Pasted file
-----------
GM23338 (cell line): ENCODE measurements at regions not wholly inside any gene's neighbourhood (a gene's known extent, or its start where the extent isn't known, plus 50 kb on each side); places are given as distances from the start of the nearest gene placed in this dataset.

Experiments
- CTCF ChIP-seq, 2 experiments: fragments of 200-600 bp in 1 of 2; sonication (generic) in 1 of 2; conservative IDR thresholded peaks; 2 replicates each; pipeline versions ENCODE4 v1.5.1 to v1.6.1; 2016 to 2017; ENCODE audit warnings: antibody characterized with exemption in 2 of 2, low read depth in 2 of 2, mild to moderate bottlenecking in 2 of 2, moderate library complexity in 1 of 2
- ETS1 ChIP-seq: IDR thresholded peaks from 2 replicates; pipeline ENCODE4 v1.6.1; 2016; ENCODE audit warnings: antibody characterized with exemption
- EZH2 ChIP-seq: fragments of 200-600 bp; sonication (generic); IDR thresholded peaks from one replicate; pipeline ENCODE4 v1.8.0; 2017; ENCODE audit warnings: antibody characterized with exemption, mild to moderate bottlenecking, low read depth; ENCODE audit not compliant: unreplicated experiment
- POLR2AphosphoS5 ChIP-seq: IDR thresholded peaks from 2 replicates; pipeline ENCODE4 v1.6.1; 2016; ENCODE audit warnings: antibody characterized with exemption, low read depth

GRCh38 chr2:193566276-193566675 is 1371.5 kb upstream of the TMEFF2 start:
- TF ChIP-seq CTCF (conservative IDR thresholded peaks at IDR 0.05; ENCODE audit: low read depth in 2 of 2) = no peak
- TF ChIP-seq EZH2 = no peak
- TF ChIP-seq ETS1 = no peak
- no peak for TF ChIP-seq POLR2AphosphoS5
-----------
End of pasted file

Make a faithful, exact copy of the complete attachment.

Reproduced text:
GM23338 (cell line): ENCODE measurements at regions not wholly inside any gene's neighbourhood (a gene's known extent, or its start where the extent isn't known, plus 50 kb on each side); places are given as distances from the start of the nearest gene placed in this dataset.

Experiments
- CTCF ChIP-seq, 2 experiments: fragments of 200-600 bp in 1 of 2; sonication (generic) in 1 of 2; conservative IDR thresholded peaks; 2 replicates each; pipeline versions ENCODE4 v1.5.1 to v1.6.1; 2016 to 2017; ENCODE audit warnings: antibody characterized with exemption in 2 of 2, low read depth in 2 of 2, mild to moderate bottlenecking in 2 of 2, moderate library complexity in 1 of 2
- ETS1 ChIP-seq: IDR thresholded peaks from 2 replicates; pipeline ENCODE4 v1.6.1; 2016; ENCODE audit warnings: antibody characterized with exemption
- EZH2 ChIP-seq: fragments of 200-600 bp; sonication (generic); IDR thresholded peaks from one replicate; pipeline ENCODE4 v1.8.0; 2017; ENCODE audit warnings: antibody characterized with exemption, mild to moderate bottlenecking, low read depth; ENCODE audit not compliant: unreplicated experiment
- POLR2AphosphoS5 ChIP-seq: IDR thresholded peaks from 2 replicates; pipeline ENCODE4 v1.6.1; 2016; ENCODE audit warnings: antibody characterized with exemption, low read depth

GRCh38 chr2:193566276-193566675 is 1371.5 kb upstream of the TMEFF2 start:
- TF ChIP-seq CTCF (conservative IDR thresholded peaks at IDR 0.05; ENCODE audit: low read depth in 2 of 2) = no peak
- TF ChIP-seq EZH2 = no peak
- TF ChIP-seq ETS1 = no peak
- no peak for TF ChIP-seq POLR2AphosphoS5